Data Isolation: What the semantic web addresses is data isolation. For instance, the website MAPLight.org, which looks for correlations between campaign contributions to Members of Congress and how they voted on legislation, is essentially something that is too expensive to do for its own sake. Campaign data from the Federal Election Commission isn’t tied to roll call vote data from the House and Senate. It’s only because separate projects have, for independent reasons, massaged the existing data and made it more easily mashable that MAPLight is possible (that’s my site GovTrack and the site opensecrets.org). The semantic web wants to make this process cheaper by addressing mashability at the core. This is important for civic (i.e. political/government) data: machines help us sort, search, and transform information so we can learn something, which is good for civic education, journalism (government oversight), and research (health and economy). And it’s important for the data to be mashable by the public because uses of the data go beyond the resources, mission, and mandate of government agencies.

Beyond Metadata: We can think of the semantic web as going beyond metadata if we think of metadata as tabular, isolated data sets. The semantic web helps us encode non-tabular, non-hierarchical data. It lets us make a web of knowledge about the real world, connecting entities like bills in congress with members of congress, what districts they represent, etc. We establish relations like sponsorship, represents, voted.

Why I care: Machine processing of knowledge combined with machine processing of language is going to radically and fundamentally transform the way we learn, communicate, and live. But this is far off still. (This explains why I study linguistics…)

Then there are some slides on URIs and RDF.

My Cloud: When the data gets too big, it’s hard to remember the exact relations between the entities represented in the data set, so I start to think of my semantic web data as several clouds. One cloud is the data I generate from GovTrack, which is 13 million triples about legislation and politicians. Another cloud is data I generate about campaign contributions: 18 million triples. A third data set is census data: 1 billion triples. I’ve related the clouds together so we can take interesting slices through it and ask questions: how did politicians vote on bills, what are the census statistics of the districts represented by congressmen, are votes correlated with campaign contributions aggregted by zipcode, are campaign contributions by zipcode correlated with census statistics for the zipcode (ZCTA), etc. Once the semantic web framework is in place, the marginal cost of asking a new question is much lower. We don’t need to go through the work that MAPLight did each time we want a new correlation.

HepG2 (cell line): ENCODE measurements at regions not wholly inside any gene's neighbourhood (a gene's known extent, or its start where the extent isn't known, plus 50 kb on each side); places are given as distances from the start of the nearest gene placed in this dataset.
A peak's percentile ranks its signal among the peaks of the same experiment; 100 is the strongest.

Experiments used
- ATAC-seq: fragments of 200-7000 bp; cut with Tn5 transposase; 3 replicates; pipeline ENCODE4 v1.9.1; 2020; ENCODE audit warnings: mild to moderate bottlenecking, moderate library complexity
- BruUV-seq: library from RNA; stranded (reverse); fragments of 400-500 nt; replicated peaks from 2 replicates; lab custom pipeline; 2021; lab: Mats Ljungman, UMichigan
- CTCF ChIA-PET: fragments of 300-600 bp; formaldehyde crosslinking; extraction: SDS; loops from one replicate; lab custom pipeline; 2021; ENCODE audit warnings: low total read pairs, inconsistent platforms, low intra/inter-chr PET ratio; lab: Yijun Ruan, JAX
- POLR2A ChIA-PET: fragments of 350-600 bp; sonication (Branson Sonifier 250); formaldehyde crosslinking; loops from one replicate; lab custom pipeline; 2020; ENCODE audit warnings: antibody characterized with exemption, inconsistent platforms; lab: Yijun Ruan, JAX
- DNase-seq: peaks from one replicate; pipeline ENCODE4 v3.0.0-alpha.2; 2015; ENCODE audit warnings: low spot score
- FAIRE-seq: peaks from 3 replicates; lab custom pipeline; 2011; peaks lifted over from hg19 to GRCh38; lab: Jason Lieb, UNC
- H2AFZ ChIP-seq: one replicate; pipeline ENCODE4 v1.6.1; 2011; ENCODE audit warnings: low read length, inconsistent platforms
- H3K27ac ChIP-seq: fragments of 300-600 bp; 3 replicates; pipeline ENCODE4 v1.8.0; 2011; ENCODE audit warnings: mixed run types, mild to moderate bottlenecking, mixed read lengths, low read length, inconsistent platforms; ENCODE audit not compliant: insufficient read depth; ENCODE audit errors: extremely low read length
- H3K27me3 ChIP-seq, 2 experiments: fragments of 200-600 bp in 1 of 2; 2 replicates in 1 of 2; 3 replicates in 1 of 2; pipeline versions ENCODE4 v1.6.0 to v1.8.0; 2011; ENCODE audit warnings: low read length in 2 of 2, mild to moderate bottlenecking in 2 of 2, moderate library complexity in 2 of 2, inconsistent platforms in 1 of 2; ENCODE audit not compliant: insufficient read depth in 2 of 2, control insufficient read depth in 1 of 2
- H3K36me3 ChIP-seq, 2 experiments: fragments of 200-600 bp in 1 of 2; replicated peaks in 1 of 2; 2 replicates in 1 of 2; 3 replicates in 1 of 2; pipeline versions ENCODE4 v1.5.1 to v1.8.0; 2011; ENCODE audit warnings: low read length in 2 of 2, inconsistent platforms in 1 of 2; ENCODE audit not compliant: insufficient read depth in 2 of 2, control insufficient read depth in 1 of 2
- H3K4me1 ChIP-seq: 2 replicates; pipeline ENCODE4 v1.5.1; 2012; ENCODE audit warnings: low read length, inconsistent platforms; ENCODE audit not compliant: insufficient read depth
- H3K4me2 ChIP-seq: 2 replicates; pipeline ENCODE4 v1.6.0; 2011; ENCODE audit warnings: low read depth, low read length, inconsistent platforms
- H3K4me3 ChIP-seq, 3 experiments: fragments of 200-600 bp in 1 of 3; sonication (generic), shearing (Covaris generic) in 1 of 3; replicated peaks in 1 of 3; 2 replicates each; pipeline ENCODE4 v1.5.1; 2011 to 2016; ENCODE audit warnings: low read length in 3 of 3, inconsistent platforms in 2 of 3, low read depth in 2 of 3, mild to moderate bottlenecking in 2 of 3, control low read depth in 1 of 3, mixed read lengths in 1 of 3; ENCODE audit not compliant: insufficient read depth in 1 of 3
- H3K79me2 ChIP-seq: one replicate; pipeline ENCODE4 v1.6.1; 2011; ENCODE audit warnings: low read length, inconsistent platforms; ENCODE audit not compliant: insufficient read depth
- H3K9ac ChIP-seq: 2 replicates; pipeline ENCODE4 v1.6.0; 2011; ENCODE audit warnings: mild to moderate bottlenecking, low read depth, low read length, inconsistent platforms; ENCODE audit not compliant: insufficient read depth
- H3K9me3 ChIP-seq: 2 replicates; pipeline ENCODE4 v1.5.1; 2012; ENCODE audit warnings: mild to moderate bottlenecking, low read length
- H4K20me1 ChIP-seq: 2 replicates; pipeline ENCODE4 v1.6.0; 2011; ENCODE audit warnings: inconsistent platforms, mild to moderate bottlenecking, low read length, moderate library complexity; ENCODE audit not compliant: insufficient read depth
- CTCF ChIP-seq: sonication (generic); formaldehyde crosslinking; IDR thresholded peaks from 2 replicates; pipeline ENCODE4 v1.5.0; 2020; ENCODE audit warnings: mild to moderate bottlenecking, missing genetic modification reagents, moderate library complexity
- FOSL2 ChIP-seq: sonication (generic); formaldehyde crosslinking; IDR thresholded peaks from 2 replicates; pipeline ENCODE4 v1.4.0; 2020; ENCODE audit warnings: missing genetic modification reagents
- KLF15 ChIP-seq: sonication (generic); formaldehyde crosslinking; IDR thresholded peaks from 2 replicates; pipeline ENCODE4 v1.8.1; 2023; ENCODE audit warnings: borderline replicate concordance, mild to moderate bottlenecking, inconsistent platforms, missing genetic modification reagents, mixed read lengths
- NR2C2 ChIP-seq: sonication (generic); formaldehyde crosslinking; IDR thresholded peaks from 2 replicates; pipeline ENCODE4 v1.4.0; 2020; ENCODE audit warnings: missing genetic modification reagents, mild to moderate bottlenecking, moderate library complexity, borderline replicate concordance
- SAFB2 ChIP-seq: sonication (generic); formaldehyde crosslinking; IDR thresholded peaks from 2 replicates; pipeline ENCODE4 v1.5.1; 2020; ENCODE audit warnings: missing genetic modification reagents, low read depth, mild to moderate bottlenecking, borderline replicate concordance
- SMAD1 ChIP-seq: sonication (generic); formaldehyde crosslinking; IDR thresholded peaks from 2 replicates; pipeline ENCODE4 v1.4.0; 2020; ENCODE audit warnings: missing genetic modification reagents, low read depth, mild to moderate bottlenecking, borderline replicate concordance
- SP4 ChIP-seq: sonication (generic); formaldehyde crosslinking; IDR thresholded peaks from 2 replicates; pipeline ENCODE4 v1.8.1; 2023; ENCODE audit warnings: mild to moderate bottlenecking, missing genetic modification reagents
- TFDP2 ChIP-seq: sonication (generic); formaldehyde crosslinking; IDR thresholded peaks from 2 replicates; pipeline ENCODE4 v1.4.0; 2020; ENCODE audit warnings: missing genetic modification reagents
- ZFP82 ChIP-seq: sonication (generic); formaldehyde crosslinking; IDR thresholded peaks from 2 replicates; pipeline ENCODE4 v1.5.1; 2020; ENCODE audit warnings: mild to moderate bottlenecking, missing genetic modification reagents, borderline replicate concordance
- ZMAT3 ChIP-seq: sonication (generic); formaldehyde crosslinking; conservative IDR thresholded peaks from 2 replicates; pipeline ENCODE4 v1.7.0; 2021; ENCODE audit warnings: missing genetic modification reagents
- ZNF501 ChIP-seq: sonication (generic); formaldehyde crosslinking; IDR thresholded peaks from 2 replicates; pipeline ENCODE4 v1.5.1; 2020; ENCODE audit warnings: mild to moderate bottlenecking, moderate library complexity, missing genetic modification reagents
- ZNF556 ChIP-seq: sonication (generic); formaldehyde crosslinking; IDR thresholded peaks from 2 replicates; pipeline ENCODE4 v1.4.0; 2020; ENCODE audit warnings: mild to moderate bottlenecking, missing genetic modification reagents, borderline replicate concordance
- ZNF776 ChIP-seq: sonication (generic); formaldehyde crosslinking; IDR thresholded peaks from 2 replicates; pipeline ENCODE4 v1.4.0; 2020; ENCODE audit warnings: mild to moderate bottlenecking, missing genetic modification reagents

Linked Open Data (LOD): I showed my part of the greater LOD cloud/community.

Implementation: A website ties itself to the LOD or semantic web world by including <link/> elements to RDF URIs for the primary topic of a page. This URI can be plugged into a web browser to retrieve RDF about that resource: it’s self-describing. I showed excerpts from a URI for a bill in congress that I created. It has basic metadata, but goes beyond metadata. The pages are auto-generated from a SPARQL DESCRIBE query as I explained in my Census case study on my site rdfabout.com.

SPARQL: The query language, the SQL, for the semantic web. It is similar to SQL in metaphors and keywords like SELECT, FROM, and WHERE. It differs in every other way. Interestingly, there is a cultural difference: SPARQL servers (“endpoints”) are often made publicly acessible directly, whereas SQL servers are usually private. This might be because SPARQL is read-only.

Example 1: Did a state’s median income predict the votes of Senators on H.R. 1424, the October 2008 stimulus bill? I show the partial RDF graph related to this question and how the graph relates to the SPARQL query. First it is an example SPARQL query. Then the real one. The real one is complicated not because RDF or SPARQL are complicated, but because the data model *I* chose to represent the information is complicated. That is, my data set is very detailed and precise, and it takes a precise query to access it properly. I showed how this data might be plugged into Many Eyes to visualize it.

My visualization dream: Visualization tools like Swivel (ehm: I had real problems getting it to work), Many Eyes, Ggobi, and mapping tools should go from SPARQL query to visualization in one step.

Example 2: Show me the campaign contributions to Rep. Steve Israel (NY-2) by zipcode on a map. I showed the actual SPARQL query I issue on my SPARQL server and a map that I want to generate. In fact, I made a prototype of a form where I can submit any arbitrary SPARQL query and it creates an interactive map showing the information.

Other notes: My SPARQL server uses my own .NET/C# RDF library. That creates a “triple store”, the equivalent of a RDBMS for the semantic web. Underlyingly, though, it stores the triples in a MySQL database with a table whose columns are “subject, predicate, object”, i.e. a table of triples. See also: D2R server for getting existing data online.